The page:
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Medical Center of Lewisville
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Flower Mound Emergency Center
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Talking to Your Doctor About Stroke

You have a unique medical history. Therefore, it is essential to talk with your doctor about your personal risk factors and/or experience with stroke. By talking openly and regularly with your doctor, you can take an active role in your care.

Here are some tips that will make it easier for you to talk to your doctor:

  • Bring someone else with you. It helps to have another person hear what is said and think of questions to ask.
  • Write out your questions ahead of time, so you don't forget them.
  • Write down the answers you get, and make sure you understand what you are hearing. Ask for clarification, if necessary.
  • Don't be afraid to ask your questions or ask where you can find more information about what you are discussing. You have a right to know.
  • Which of my functions have been compromised by the stroke?
  • Intellectual
  • Language
  • Sensory
  • Motor (hands, legs, and mobility)
  • Will I regain any of these functions?
  • How long will it take to get most or all functions back?
  • How high is my risk of stroke, and what do you recommend doing about it?
  • Do I need to take preventive medications like aspirin or cholesterol-lowering drugs?
  • Are there tests I can have to help clarify my risk for a stroke?
  • What lifestyle changes can I make to lessen my risk of having a stroke ?
  • If I reduce my risk by managing lifestyle factors, can I stop taking medications?
  • What treatments are available to me?
  • What type of rehabilitation programs am I going to need?
  • How long does rehabilitation last?
  • What is likely to happen without treatment?
  • What medications are available to me?
    • What are the benefits/side effects of these medications?
    • Will these medications interact with other medications, over-the-counter products, or dietary or herbal supplements that I am already taking?
  • Are there any alternative or complementary therapies that will help me?
  • What is my long-term outlook for:
    • Work
    • Daily living activities
    • Physical activity and exercise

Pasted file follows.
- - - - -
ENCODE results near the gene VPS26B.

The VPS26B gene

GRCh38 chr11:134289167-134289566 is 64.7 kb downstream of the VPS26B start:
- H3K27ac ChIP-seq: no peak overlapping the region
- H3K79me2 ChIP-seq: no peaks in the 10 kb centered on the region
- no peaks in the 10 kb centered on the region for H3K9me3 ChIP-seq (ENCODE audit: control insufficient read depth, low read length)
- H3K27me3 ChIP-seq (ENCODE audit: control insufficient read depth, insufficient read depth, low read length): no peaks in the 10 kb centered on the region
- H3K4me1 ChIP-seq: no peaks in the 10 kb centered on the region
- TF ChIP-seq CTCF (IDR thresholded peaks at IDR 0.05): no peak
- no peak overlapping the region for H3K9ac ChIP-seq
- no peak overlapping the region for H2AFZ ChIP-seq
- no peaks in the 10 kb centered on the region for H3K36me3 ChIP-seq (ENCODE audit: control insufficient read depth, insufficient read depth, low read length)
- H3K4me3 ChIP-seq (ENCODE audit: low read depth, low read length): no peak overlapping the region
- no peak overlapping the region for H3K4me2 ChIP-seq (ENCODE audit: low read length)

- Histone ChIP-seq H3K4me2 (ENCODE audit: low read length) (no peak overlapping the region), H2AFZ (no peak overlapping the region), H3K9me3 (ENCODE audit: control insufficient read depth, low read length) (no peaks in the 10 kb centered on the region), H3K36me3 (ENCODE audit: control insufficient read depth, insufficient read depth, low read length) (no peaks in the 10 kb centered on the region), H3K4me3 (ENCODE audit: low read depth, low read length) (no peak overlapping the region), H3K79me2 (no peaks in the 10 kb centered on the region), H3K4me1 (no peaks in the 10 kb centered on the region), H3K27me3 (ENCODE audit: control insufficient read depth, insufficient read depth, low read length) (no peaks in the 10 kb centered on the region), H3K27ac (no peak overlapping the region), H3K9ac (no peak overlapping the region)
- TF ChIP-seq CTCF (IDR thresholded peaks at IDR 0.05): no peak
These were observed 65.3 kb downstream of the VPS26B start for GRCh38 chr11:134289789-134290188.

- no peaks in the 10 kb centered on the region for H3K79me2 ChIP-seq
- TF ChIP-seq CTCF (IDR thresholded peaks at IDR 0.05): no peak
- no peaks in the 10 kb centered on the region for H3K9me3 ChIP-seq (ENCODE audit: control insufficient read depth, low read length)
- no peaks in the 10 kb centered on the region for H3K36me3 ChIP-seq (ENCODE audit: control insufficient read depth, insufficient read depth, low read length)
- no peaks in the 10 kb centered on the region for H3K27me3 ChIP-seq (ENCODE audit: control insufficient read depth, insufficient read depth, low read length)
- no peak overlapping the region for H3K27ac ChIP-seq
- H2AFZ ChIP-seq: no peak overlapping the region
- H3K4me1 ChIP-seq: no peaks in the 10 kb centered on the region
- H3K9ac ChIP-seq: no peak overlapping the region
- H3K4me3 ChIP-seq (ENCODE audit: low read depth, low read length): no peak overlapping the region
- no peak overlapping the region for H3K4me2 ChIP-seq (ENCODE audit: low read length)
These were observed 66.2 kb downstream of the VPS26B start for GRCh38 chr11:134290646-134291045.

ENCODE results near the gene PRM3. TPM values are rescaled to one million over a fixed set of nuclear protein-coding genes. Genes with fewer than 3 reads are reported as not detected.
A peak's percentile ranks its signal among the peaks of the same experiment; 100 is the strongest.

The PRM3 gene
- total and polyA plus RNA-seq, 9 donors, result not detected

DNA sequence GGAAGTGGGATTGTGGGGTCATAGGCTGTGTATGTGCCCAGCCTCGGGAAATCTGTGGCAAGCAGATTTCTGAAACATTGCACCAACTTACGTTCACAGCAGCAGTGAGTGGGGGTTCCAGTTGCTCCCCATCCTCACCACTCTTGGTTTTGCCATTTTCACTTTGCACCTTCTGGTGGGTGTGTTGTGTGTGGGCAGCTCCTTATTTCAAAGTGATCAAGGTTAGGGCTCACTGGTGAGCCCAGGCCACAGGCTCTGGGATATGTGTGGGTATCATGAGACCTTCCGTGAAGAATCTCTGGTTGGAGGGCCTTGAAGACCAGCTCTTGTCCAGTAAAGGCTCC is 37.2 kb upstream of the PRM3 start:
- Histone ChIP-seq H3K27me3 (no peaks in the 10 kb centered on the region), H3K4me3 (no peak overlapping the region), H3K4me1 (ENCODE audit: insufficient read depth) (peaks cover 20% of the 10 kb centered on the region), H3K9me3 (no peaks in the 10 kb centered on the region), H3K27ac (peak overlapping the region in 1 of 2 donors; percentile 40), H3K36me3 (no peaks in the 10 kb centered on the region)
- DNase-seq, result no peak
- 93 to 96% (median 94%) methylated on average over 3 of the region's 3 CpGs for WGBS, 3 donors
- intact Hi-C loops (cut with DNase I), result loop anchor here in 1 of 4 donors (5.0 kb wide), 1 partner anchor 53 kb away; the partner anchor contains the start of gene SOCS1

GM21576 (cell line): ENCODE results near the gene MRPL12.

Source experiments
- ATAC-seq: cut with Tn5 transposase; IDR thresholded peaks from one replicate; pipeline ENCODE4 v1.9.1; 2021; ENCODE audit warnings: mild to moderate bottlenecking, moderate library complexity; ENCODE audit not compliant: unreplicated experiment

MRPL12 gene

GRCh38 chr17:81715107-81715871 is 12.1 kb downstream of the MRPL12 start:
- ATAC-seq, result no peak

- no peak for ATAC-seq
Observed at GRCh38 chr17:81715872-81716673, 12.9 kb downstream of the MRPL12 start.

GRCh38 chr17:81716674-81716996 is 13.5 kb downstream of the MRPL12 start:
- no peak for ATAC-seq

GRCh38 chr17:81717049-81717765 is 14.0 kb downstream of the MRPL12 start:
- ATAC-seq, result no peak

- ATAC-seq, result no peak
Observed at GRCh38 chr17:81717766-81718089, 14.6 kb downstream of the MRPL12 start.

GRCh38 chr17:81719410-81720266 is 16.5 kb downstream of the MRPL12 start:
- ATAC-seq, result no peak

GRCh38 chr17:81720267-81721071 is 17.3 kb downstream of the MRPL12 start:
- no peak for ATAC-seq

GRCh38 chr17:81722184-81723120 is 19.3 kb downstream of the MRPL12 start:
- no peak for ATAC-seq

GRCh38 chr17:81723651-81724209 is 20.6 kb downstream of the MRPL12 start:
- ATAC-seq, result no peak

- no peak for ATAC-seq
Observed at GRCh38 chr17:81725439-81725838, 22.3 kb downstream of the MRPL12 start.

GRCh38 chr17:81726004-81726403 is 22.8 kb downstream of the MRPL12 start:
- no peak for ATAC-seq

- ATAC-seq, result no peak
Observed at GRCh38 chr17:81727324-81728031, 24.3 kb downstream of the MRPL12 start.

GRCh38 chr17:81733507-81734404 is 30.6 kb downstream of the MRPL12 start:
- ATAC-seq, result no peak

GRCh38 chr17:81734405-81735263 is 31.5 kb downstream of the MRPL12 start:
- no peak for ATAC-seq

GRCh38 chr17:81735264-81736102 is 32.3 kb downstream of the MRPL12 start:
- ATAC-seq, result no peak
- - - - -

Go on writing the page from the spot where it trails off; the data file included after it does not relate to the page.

• Mental function
  • How will this affect my family?
  • Should I follow a special diet?
  • Are there any dietary changes I should make? How do I go about it?
  • Should I begin an exercise program?
    • What kind of exercise is best?
    • How often should I exercise?
    • How do I get started exercising?
  • Should I stop drinking alcohol?
  • How can I find help quitting smoking?
  • Can you recommend some support groups for myself and my family?
  • What are the chances I will have another stroke after treatment?
  • How will I know that my treatment has been effective?
  • What is my expected prognosis?
  • How often will I need check-ups?

Revision Information

  • Reviewer: Rimas Lukas, MD
  • Review Date: 12/2013 -
  • Update Date: 06/17/2014 -
  • Heart-to-heart. Talking to your doctor. American Heart Association website. Available at: http://www.heart.org/HEARTORG/Conditions/More/ConsumerHealthCare/Heart-to-heart-Talking-to-Your-Doctor%5FUCM%5F323844%5FArticle.jsp. Updated June 20, 2013. Accessed June 17, 2014.

  • Preparing for medical visits. American Heart Association website. Available at: http://www.heart.org/HEARTORG/Conditions/More/CardiacRehab/Preparing-for-Medical-Visits%5FUCM%5F307053%5FArticle.jsp. Updated April 22, 2014. Accessed June 17, 2014.

  • Talking to your doctor. National Institutes of Health website. Available at: http://nih.gov/clearcommunication/talktoyourdoctor.htm. Accessed June 17, 2014.

  • Tips for talking to your doctor. American Academy of Family Physicians Family Doctor website. Available at: http://familydoctor.org/familydoctor/en/healthcare-management/working-with-your-doctor/tips-for-talking-to-your-doctor.html. Updated May 2014.